What 5G means for brands: 3 takeaways from MWC

Verizon CEO Hans Vestberg announces Samsung's Galaxy S10 5G is coming first to his 5G network.

There were plenty of “wow” moments at 2019 MWC event this week. Robots did everything from dance a jig to mimic humans in real time to thread needles. Holograms loomed as a bigger slice of future life than ever. And on Thursday, one attendee even inserted a chip under the base of his index finger so he could better use his automated house. Change is afoot, and the tech world was abuzz at the Barcelona show, which typically draws more than 100,000 attendees.

For brands, much of the relevant chatter revolved around the impact of 5G networks, which have been a big topic at MWC in past years but are now closer to reality. AT&T is expected to roll out 5G in a dozen American cities. And in five years, 5G will account for 50 percent of U.S. connections while consumers forego home internet for the newer technology.

It’s time for marketers to plan ahead for 5G. Here are three big things to take away from this year’s MWC.

1. IoT will drive richer experiences and richer data

Data in the 5G era will be more dynamic for several reasons. The main reason will be that the number of global IoT connections is expected to triple to 25 billion by 2025.

The automotive industry is ripe with opportunities on this front. BMW announced at MWC that it aims to combine data from its voice recognition systems with the latest AI tools, gesture control and gaze recognition information. Here’s how it works: If you’re talking while driving, you can use hand gestures and your gaze to turn down the speaker volume, open air vents, or adjust the sunroof. In other instances, you may want to use your voice instead to do the same things.

In the smartphone era, the industry narrative too often has centered on the idea that consumers will stop talking on the phone or having conversations via voice. BMW has the right idea: How, when, where, and why we use our voice is changing due to tech such as connected vehicles and smart home systems. Whether consumers are talking to a smart speaker, refrigerator or car, the data captured will let brands create better customer experiences.

2. 5G phones will open up new ad formats

Smartphone makers are venturing into 5G. The new phones unveiled at this year’s event include 5G-powered versions of popular models, such as the Samsung Galaxy S10 5G and Huawei Mate X.

For brands, 5G represents new possibilities for mobile marketing and interactive content. TV and movie marketers, CPG players and retailers should suss out which customers are using the first 5G phones. They can get this information by surveying customers who are already on their SMS/MMS list.

Then, marketers can test one of the more interesting opportunities of 5G: the chance to deliver long-form video content via multimedia messaging service (MMS) to anyone with a smartphone. Branded films are extremely effective during the holidays and Super Bowl seasons. Delivering such immersive content — which doesn’t need to be created from scratch for brands with sophisticated video operations — via MMS will be a new kind of brand-to-consumer experience. Are consumers willing to engage with long-form video? Because of 5G, brands can find out. The download time for a 30-minute video will be seconds rather than hours.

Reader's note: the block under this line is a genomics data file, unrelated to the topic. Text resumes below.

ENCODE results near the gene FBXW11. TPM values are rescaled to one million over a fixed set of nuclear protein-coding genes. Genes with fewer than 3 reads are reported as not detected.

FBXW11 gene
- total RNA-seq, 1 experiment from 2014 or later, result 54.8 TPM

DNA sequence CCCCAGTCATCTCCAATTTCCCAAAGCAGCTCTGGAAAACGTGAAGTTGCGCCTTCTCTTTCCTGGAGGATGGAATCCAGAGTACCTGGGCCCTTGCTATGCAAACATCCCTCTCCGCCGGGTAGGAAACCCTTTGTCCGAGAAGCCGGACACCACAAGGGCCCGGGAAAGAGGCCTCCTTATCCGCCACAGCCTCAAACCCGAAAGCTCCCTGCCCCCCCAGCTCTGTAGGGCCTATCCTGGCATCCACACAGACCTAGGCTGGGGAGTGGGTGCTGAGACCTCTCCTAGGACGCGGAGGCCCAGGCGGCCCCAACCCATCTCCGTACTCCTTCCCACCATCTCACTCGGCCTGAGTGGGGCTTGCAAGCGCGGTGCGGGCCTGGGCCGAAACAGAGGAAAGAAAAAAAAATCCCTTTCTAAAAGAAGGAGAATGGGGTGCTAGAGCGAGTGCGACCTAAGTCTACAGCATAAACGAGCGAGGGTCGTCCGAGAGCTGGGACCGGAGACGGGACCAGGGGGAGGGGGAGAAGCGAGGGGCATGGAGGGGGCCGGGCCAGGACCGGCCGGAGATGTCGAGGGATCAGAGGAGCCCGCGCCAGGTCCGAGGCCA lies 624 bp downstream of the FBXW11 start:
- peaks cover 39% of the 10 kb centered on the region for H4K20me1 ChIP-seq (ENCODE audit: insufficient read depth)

3. Foldable phones reimagine screens

The phones listed above — as well as competitors like Motorola Razr 2019 and Royole FlexPai — don’t just come with 5G versions. They also fold. These bendable, tablet-sized supercomputers let you use separate screens to watch two things at once or view a single screen on two sides of a dinner table.


Royole: FlexPai

Above: Royole: FlexPai

Image Credit: Paul Sawers / VentureBeat

Brands that create content for mobile will have to completely rethink the screen experience. Marketers will have to determine whether they need to prepare content differently for when the screen is folded versus unfolded, and what kind of screen responsive technology they’ll need in order to take advantage of the customer experience. Brands will also need to understand how these screens will impact their mobile site designs and where they place calls-to-action like phone numbers.

These devices, which currently cost around $2,000 or more, probably won’t hit critical mass by the 2019 holiday shopping season. But industry watchers predict they’ll be popular alternatives to regular smartphones and tablets by 2021.

MWC provides a window into the next decade

The 32nd edition of Mobile World Congress provided a glimpse into the future. 5G and IoT offer many new opportunities for connecting to other humans and devices — it’s daunting. In this next phase of mobile, marketers will need to think about the different ways consumers are interacting with the world, with one another, and with content. It will be critical to keep up.

Ian Dailey is Sr. Director of Product Marketing of call tracking and analytics platform company Invoca.

This article was written by Ian Dailey from VentureBeat and was legally licensed through the NewsCred publisher network. Please direct all licensing questions to legal@newscred.com.